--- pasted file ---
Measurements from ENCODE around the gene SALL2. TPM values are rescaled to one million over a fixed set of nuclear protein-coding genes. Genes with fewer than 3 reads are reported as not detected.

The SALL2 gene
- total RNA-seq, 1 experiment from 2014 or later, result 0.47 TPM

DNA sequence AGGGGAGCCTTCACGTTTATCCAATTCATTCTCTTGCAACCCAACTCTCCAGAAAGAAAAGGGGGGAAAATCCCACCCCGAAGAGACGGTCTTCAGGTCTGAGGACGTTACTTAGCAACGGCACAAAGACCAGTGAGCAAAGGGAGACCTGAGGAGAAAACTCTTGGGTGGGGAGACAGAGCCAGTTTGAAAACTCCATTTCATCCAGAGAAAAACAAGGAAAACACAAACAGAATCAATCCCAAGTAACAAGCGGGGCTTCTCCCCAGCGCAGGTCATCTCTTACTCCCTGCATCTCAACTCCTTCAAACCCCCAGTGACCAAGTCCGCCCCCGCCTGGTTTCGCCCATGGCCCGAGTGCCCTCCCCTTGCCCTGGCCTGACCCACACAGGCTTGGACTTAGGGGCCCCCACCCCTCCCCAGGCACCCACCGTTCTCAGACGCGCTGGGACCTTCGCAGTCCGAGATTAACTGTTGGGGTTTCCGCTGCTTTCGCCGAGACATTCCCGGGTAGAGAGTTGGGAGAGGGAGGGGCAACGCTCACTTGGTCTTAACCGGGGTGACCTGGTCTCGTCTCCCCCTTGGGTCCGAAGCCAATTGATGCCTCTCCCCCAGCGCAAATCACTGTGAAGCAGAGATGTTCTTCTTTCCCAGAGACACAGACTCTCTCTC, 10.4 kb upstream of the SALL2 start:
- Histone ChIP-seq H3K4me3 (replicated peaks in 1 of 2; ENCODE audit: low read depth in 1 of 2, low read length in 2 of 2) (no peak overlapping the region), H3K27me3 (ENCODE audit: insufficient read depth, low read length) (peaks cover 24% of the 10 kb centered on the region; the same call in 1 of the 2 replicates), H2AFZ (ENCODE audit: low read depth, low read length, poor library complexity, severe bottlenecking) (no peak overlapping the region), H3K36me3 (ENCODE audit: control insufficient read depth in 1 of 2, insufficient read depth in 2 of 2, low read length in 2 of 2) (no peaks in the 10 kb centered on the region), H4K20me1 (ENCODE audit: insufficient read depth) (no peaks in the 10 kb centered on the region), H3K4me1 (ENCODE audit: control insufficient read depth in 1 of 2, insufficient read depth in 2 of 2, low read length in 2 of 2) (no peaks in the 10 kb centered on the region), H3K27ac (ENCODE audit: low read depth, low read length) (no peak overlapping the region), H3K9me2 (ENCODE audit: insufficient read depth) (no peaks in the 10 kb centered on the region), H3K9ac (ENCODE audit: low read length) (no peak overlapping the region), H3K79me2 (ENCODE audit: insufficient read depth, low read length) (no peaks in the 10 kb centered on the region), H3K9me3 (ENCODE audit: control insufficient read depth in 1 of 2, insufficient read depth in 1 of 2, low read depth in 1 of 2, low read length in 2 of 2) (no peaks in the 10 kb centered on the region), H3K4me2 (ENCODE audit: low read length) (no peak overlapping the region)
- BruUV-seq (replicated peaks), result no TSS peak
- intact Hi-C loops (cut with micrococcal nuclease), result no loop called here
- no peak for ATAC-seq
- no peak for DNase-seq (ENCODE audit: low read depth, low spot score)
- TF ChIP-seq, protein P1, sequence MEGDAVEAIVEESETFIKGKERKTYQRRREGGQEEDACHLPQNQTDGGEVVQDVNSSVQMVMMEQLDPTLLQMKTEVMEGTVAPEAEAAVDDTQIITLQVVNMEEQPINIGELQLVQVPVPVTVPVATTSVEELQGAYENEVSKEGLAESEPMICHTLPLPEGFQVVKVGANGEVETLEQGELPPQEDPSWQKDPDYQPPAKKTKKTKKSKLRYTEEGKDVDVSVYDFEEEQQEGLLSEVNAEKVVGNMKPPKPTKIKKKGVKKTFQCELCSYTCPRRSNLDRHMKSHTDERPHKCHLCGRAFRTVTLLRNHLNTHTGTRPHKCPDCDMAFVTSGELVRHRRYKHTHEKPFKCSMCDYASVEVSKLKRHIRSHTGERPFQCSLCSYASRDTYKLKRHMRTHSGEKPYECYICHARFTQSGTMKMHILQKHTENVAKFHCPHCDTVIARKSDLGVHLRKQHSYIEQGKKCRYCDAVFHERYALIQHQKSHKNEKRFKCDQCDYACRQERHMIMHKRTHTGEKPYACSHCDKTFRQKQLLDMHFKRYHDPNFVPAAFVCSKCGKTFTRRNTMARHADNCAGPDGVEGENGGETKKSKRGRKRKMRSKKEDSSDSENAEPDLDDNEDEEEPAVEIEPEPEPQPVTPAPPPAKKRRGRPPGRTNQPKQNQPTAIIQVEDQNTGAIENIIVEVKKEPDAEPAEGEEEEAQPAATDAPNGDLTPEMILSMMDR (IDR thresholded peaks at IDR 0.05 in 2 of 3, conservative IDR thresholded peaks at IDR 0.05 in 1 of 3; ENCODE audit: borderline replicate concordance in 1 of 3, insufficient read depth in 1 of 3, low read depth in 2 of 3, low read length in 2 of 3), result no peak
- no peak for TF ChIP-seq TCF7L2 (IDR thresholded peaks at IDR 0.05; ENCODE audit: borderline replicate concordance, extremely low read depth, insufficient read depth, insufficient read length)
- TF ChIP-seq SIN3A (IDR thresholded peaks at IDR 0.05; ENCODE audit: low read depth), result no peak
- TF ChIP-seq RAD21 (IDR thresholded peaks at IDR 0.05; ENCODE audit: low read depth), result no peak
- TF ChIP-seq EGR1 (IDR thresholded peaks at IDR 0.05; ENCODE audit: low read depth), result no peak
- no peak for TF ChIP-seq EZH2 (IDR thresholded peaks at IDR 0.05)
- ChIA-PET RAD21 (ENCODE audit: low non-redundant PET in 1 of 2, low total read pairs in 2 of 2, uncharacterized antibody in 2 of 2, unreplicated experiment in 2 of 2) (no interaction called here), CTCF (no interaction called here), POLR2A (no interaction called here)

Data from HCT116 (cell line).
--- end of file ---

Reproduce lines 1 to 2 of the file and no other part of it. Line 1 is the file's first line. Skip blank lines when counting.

Measurements from ENCODE around the gene SALL2. TPM values are rescaled to one million over a fixed set of nuclear protein-coding genes. Genes with fewer than 3 reads are reported as not detected.

The SALL2 gene